They would eat fruit from backyard trees and watch movies at the Seminole Theatre.
They would swing from a rope tied to a tree along the Hillsborough River, dropping into the murky water where alligators lurked. And once, a roguish teenage band called the River Rats brought in a 12-footer.
They would visit the gypsies, who camped along that river every year, singing and dancing around fires.
They were among the first children to grow up in Seminole Heights.
A century ago the subdivision was the newest neighborhood to push the rural fringe of Tampa. Today people move here for reasons similar to those back in the day: affordable bungalows, the river, the parks and the sense of community.
Neighbors will gather Saturday to celebrate Seminole Heights' 100th birthday. The party is a collaboration of four neighborhood associations that represent the nearly 5-square-mile community. The people will span generations and, no doubt, talk about a variety of experiences in one of the area's oldest neighborhoods.
Margaret McAlister, 87, was born in a bungalow built by her father at the corner of Miami and Henry avenues.
She will come with her childhood friend, Peggy Doll, 86.
Marisa and Chance Langford moved in seven years ago, when she was pregnant with their first and looking for a neighborhood fit to raise a family.
They will bring their three kids, among Seminole Heights' newest crop.
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A hundred years ago, the city of Tampa was growing and a streetcar line had recently stretched from the city core 6 miles north to Sulphur Springs, where tourists flocked to soak in "healing waters."
Meanwhile, yellow fever epidemics spurred those living in lower lying areas to move to land on higher ground, known then as the heights.
Real estate developer T. Roy Young saw an opportunity. He bought 40 acres 3 miles north of the city, along the new streetcar route. He divided it into lots and named it Seminole Heights.
Ernest Paul Smith bought one in 1922. His wife had died four years earlier from yellow fever.
He built his bungalow and moved in with his second wife, Bethel Lane. McAlister, their daughter, was born there the next year.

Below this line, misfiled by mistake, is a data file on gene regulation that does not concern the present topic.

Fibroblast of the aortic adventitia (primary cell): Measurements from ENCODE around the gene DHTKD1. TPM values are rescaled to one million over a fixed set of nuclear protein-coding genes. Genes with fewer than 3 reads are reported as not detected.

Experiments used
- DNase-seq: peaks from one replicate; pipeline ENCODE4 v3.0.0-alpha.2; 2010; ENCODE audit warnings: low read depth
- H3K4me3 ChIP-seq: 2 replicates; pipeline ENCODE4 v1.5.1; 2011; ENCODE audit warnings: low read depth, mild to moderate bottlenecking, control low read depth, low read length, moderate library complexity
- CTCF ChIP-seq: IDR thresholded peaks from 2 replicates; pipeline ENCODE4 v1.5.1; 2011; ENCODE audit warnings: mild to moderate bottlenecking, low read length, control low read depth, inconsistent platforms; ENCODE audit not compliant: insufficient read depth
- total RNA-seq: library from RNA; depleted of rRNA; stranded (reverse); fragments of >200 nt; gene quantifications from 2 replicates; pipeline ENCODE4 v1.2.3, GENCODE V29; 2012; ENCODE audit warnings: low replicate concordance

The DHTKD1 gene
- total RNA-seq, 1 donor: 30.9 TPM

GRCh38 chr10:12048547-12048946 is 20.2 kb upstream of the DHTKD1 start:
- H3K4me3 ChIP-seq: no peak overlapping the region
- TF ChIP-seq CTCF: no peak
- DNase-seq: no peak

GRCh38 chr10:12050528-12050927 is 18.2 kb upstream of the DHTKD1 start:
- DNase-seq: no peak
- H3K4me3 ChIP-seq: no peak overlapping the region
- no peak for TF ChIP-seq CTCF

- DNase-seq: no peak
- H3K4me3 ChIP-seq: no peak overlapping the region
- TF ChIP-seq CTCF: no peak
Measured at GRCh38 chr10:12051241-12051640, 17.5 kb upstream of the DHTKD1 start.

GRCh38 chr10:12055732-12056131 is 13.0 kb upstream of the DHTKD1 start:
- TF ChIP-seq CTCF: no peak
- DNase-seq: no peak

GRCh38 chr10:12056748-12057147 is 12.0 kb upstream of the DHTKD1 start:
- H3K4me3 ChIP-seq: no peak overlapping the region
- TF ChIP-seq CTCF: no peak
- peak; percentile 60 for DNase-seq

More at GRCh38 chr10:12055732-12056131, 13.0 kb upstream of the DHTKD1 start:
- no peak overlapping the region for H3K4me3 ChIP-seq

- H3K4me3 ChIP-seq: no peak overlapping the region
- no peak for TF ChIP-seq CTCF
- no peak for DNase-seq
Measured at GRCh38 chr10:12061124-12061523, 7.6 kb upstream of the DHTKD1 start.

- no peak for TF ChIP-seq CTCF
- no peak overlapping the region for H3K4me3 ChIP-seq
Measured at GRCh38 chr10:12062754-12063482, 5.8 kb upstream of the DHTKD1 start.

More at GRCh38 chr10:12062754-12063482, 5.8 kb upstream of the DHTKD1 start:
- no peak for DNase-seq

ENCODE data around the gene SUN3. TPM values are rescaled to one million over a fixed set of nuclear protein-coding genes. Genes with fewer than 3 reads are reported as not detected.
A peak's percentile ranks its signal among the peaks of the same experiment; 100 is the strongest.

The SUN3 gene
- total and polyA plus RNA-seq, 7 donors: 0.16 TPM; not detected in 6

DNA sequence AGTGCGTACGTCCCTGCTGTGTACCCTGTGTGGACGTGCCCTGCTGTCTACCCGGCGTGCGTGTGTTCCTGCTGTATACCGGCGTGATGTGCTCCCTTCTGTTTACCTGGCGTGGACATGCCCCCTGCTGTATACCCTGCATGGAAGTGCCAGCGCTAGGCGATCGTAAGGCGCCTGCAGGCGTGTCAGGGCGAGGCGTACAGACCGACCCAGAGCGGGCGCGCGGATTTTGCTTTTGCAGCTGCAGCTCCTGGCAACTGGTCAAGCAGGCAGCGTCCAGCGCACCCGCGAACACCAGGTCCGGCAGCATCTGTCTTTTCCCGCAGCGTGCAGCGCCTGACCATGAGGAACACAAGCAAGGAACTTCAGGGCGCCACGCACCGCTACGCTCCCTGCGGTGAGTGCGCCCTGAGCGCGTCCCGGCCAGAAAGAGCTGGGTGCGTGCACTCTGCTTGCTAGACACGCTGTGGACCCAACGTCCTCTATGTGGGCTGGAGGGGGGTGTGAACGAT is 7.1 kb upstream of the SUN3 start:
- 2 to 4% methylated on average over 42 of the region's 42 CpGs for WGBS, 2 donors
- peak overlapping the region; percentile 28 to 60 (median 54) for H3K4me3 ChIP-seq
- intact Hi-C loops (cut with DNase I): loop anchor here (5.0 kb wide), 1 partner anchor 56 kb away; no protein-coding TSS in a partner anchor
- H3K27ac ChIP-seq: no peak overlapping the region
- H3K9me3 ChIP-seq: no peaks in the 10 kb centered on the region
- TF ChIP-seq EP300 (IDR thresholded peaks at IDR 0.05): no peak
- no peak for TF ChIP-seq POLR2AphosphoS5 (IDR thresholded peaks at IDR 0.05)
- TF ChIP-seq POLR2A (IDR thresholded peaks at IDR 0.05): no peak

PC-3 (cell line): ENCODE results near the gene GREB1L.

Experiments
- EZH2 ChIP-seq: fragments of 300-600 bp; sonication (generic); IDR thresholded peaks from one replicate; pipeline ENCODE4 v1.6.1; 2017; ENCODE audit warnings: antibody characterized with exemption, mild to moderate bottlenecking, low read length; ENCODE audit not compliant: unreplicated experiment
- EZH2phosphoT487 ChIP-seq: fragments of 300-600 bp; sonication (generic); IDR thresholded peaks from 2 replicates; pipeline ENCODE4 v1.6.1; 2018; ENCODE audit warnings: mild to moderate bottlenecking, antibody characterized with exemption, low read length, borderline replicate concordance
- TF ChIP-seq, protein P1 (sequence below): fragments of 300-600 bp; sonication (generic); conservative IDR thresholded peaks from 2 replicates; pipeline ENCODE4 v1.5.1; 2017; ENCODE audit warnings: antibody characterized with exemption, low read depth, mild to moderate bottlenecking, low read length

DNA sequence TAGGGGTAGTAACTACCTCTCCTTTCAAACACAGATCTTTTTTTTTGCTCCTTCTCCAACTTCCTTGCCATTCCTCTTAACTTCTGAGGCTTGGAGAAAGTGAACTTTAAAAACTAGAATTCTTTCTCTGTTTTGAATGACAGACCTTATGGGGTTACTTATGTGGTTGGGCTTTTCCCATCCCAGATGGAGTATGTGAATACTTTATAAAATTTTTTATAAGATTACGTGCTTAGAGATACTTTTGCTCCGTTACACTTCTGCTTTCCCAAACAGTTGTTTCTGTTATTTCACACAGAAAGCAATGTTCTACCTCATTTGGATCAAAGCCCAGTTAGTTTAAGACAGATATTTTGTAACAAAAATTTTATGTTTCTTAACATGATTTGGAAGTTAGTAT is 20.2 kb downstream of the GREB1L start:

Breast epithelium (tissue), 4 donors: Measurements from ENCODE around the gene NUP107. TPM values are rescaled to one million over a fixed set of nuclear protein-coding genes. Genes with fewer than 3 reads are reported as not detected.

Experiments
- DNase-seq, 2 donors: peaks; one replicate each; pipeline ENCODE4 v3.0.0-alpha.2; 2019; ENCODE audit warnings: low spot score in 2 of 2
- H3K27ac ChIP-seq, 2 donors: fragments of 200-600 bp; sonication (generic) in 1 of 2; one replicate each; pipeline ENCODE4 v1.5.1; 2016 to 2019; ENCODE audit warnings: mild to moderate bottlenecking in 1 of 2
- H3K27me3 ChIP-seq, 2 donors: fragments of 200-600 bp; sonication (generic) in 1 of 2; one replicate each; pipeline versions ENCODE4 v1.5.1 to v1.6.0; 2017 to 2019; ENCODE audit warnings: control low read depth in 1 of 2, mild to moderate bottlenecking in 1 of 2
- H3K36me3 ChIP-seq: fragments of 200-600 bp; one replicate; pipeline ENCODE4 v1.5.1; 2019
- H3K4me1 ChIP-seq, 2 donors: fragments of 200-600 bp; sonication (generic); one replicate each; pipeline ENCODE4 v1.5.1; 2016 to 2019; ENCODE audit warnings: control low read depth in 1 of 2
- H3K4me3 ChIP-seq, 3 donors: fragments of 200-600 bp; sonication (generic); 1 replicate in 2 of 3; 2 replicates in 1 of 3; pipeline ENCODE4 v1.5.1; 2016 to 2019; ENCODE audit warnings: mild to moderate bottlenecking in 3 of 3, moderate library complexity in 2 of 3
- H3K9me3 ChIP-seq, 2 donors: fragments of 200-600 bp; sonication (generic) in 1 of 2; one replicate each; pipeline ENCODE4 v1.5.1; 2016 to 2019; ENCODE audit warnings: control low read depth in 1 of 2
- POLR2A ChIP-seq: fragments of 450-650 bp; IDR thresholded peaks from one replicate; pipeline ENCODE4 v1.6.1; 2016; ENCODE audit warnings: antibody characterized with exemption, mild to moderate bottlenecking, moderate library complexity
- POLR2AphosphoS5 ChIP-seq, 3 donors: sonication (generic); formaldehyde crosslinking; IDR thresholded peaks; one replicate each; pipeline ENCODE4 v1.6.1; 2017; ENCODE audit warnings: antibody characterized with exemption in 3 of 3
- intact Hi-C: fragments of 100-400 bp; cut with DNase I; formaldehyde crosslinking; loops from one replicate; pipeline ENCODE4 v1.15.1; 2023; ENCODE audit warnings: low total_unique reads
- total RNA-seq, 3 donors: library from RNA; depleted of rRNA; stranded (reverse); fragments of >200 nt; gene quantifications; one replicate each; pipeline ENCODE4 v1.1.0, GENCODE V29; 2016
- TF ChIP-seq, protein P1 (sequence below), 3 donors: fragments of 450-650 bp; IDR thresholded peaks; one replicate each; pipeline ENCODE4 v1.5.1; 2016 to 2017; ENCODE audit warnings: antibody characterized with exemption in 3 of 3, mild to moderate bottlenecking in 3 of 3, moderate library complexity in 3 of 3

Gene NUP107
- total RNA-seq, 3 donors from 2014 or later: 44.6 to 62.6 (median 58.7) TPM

She remembers her parents and grandparents discussing the stock market crash that led to the Great Depression, but never remembers being hungry. Her father was a hunter and a fisherman with six types of fruit growing in the back yard. He shared his bounty with neighbors.
Peggy Doll lived a block away. They begged ice chips from the iceman, ringing a bell as he drove his horse and wagon through back alleys, delivering 25-pound blocks of ice.
McAlister got her first job at 14 playing an organ during church services. She went to Hillsborough High School, built in 1927, and helped her father in his florist shop on weekends.
She counts at least 32 relatives that graduated from the school. "There might be more," she says.
One was her younger brother, Ernest Paul Jr., a violinist who, at 20, was drafted into World War II. He died when his truck ran over an explosive. Her parents never got over his death, McAlister said.
Another alum was her cousin, Julian Lane, who served as Tampa's mayor from 1959 to '63.
McAlister never left the neighborhood, raising six children in a house that she and her husband bought. Today, she plays the organ at First Presbyterian Church on Zack Street, a job she started in 1947.
In the 1960s the construction of what is now Interstate 275 sliced through Seminole Heights, rending the fabric of the community. Her parents still lived in the home they built, a block from the highway.
Some say the I-275 project stole the neighborhood's sense of community. Property values dived and people moved out.
In 1988, as the city planned to widen Hillsborough Avenue, neighbors banded together to form the area's first association, Old Seminole Heights Neighborhood Association. This time, they wanted a say in the roadways that impact their neighborhood.
"It was the beginning of the uniting of the neighborhoods," said Evan St. Ives, OSHNA president. St. Ives bought and restored a house about to be condemned in 1983.
Today, three other groups have joined OSHNA in representing the area: South Seminole Heights, Southeast Seminole Heights and Hampton Terrace.
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Before hip restaurants moved into the area, like the Refinery and Ella's Americana Folk Art Cafe, a real estate agent told the Langfords the neighborhood was up and coming.
It was 2004. They were drawn to the historic homes with wraparound porches and concrete columns, and the details: fireplaces that they would rarely use and heartwood pine floors.
Unlike the cookie-cutter beige suburbs, the homes come with histories that span generations of babies learning to walk on those floors and families watching sunsets from porch swings.
The Langfords wanted to raise their children near parks, a library and other young couples. They found a two-story house built in 1928 with a nice front yard.
It's easy to get anywhere in Tampa in 15 minutes, said Marisa, 32. She likes going to concerts in local parks and the neighborhood Sunday Morning Market at Hillsborough High School.
"We all love living in Seminole Heights for a number of reasons," said Marisa. "We take pride in restoring the historic homes, in bringing back life to a neighborhood that is so great."
Elisabeth Parker can be reached at firstname.lastname@example.org or (813) 226-3431.